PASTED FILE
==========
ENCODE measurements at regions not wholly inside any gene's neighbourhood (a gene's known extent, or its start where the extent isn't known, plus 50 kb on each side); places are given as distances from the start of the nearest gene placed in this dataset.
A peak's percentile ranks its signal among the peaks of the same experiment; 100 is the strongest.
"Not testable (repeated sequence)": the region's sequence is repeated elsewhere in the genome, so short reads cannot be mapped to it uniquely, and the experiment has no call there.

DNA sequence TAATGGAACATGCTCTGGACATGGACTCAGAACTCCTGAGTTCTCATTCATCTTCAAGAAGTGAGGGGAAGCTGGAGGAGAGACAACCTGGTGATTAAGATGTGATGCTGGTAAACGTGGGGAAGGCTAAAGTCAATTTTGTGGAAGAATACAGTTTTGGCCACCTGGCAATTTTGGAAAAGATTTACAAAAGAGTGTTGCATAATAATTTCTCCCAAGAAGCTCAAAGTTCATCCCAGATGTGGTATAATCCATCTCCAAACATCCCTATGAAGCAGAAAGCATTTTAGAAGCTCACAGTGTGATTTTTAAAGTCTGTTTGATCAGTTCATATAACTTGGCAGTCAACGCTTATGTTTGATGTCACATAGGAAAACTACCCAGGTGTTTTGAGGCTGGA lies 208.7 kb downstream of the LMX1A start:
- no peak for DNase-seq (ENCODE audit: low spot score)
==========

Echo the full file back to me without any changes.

ENCODE measurements at regions not wholly inside any gene's neighbourhood (a gene's known extent, or its start where the extent isn't known, plus 50 kb on each side); places are given as distances from the start of the nearest gene placed in this dataset.
A peak's percentile ranks its signal among the peaks of the same experiment; 100 is the strongest.
"Not testable (repeated sequence)": the region's sequence is repeated elsewhere in the genome, so short reads cannot be mapped to it uniquely, and the experiment has no call there.

DNA sequence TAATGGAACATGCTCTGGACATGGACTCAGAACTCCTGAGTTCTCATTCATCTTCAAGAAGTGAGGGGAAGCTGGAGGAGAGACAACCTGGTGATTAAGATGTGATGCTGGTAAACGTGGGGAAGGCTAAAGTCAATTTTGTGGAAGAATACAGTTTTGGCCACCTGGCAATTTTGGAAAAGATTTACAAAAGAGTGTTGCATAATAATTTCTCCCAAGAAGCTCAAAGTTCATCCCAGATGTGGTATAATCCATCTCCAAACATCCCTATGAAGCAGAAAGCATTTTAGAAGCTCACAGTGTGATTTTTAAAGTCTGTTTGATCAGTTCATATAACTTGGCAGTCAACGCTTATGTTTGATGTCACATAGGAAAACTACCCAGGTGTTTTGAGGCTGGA lies 208.7 kb downstream of the LMX1A start:
- no peak for DNase-seq (ENCODE audit: low spot score)